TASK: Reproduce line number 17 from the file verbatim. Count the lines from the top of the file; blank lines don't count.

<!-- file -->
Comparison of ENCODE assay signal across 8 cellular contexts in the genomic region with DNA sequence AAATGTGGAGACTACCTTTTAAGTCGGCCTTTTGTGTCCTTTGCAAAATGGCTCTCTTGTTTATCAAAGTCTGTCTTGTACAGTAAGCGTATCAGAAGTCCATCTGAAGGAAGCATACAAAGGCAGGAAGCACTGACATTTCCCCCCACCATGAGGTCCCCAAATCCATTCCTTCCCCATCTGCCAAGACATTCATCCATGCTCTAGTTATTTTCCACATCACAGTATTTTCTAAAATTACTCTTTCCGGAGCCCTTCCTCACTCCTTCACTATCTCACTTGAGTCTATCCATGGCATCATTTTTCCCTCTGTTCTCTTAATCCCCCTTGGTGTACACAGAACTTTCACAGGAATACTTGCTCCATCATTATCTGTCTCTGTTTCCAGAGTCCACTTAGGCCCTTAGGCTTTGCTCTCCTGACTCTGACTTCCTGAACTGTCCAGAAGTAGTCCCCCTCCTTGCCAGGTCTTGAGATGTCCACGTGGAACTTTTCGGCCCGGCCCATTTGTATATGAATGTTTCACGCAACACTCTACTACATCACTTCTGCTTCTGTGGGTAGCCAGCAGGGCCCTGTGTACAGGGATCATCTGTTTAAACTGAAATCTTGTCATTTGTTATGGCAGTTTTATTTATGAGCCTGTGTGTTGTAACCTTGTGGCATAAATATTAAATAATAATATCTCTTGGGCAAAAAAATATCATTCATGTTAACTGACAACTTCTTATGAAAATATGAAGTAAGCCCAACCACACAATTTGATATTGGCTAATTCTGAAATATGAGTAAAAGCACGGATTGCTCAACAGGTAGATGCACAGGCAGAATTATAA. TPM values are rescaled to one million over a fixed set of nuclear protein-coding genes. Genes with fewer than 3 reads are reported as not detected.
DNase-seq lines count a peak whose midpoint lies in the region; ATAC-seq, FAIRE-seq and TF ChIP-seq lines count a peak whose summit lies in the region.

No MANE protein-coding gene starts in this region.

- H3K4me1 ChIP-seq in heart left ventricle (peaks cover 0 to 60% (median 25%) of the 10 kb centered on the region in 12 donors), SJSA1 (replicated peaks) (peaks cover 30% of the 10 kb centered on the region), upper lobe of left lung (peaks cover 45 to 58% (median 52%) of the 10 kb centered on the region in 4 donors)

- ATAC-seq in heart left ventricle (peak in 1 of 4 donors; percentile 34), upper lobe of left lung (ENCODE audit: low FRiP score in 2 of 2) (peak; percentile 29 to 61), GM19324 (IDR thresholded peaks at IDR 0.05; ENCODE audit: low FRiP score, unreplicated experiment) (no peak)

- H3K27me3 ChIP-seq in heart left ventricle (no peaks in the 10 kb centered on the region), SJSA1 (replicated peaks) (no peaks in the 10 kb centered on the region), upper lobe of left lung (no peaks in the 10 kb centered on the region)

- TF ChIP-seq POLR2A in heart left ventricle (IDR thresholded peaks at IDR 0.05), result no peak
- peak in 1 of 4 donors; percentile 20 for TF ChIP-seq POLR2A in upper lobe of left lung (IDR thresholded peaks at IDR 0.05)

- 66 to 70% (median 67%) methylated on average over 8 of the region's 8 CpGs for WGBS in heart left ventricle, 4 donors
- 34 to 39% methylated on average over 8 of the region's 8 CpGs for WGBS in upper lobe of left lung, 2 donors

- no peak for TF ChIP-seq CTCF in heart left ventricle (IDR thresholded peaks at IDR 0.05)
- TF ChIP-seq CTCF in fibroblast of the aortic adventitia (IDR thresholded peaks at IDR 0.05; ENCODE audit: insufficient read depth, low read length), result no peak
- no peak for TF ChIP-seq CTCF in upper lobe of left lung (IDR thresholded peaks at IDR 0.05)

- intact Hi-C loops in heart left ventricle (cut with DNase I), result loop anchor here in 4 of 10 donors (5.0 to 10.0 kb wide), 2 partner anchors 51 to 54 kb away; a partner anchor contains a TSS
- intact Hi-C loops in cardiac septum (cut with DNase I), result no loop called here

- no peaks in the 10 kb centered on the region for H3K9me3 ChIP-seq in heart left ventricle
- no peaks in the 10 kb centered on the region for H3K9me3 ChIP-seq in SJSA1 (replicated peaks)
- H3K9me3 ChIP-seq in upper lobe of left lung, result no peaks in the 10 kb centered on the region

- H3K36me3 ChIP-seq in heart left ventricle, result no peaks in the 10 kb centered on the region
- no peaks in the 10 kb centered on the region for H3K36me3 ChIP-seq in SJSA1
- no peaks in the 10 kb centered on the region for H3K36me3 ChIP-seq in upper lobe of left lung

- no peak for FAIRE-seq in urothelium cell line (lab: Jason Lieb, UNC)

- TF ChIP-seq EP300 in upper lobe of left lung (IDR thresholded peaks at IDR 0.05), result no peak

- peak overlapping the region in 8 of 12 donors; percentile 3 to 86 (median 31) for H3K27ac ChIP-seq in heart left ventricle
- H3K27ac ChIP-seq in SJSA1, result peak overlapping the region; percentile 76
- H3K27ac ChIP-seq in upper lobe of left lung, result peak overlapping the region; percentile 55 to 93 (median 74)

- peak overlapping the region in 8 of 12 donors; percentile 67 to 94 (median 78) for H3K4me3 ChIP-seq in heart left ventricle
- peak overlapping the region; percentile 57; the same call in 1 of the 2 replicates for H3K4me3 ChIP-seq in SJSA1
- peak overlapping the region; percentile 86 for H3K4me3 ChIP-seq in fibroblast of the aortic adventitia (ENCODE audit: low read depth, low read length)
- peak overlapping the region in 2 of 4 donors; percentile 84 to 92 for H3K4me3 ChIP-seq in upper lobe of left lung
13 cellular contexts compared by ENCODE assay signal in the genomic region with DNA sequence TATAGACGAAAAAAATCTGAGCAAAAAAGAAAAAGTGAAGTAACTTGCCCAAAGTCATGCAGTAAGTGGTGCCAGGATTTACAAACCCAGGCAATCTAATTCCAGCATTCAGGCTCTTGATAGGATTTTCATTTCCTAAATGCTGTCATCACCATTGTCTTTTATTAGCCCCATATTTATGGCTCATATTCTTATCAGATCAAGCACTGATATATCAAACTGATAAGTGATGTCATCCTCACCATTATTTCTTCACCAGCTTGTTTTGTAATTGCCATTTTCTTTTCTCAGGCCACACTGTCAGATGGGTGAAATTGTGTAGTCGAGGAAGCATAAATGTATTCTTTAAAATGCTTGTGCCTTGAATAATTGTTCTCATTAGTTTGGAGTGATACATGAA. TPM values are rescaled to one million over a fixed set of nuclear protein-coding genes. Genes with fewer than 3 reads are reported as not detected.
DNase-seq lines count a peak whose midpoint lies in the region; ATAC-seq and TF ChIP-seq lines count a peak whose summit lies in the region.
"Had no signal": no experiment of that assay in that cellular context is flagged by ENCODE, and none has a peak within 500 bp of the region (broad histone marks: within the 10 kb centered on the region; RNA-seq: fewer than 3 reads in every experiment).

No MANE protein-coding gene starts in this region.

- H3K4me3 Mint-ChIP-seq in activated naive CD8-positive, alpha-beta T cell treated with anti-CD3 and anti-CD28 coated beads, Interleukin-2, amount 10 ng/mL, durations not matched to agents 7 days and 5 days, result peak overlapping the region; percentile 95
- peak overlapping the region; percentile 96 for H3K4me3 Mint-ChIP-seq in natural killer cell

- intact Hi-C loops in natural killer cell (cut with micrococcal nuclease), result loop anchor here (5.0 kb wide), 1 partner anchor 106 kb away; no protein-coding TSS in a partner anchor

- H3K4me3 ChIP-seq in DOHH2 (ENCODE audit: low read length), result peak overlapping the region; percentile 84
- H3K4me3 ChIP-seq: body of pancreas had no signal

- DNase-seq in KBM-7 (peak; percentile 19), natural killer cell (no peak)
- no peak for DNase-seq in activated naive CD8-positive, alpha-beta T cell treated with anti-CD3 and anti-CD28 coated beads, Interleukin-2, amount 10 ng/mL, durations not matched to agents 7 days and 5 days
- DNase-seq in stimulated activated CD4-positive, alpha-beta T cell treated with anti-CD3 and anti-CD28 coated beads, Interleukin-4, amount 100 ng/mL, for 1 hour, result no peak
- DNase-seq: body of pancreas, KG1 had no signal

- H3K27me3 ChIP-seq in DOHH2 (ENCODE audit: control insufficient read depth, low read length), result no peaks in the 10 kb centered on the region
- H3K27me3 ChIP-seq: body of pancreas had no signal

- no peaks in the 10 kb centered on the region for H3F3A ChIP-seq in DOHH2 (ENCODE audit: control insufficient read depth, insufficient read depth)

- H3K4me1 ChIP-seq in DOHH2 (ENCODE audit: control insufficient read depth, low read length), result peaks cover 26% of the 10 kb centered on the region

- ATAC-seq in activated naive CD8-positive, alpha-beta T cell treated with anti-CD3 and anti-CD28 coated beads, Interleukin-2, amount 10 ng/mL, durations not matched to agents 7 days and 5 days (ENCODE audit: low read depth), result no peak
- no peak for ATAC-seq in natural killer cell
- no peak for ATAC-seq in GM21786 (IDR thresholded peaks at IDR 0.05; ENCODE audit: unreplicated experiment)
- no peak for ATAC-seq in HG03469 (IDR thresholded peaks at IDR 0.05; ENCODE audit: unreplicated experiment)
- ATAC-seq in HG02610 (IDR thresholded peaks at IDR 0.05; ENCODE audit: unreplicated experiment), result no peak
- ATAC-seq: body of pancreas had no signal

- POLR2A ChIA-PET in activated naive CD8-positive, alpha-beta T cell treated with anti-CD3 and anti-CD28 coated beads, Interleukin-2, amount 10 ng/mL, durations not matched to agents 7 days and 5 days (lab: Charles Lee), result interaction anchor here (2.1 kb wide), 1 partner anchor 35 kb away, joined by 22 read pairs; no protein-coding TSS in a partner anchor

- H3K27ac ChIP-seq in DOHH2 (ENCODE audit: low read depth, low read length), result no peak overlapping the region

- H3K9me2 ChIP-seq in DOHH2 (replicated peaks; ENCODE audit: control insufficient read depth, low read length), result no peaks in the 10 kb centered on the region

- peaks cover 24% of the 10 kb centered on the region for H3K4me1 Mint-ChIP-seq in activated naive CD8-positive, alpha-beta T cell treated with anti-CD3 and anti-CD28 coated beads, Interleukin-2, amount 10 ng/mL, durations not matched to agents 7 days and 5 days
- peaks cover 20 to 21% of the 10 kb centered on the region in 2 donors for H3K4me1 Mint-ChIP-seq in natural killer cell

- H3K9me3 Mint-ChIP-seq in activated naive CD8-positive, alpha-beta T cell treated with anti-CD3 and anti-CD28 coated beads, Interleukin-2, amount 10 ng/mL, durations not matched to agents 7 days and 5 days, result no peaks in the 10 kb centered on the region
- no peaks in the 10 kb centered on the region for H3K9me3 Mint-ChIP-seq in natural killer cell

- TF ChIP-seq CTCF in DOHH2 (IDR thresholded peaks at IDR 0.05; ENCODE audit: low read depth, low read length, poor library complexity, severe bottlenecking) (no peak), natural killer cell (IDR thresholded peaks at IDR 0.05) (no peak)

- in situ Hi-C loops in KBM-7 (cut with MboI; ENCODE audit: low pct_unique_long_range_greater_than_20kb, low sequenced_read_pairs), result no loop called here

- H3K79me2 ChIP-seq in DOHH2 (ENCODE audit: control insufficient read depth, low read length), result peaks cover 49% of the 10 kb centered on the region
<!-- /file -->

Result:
- no peaks in the 10 kb centered on the region for H3K9me3 ChIP-seq in SJSA1 (replicated peaks)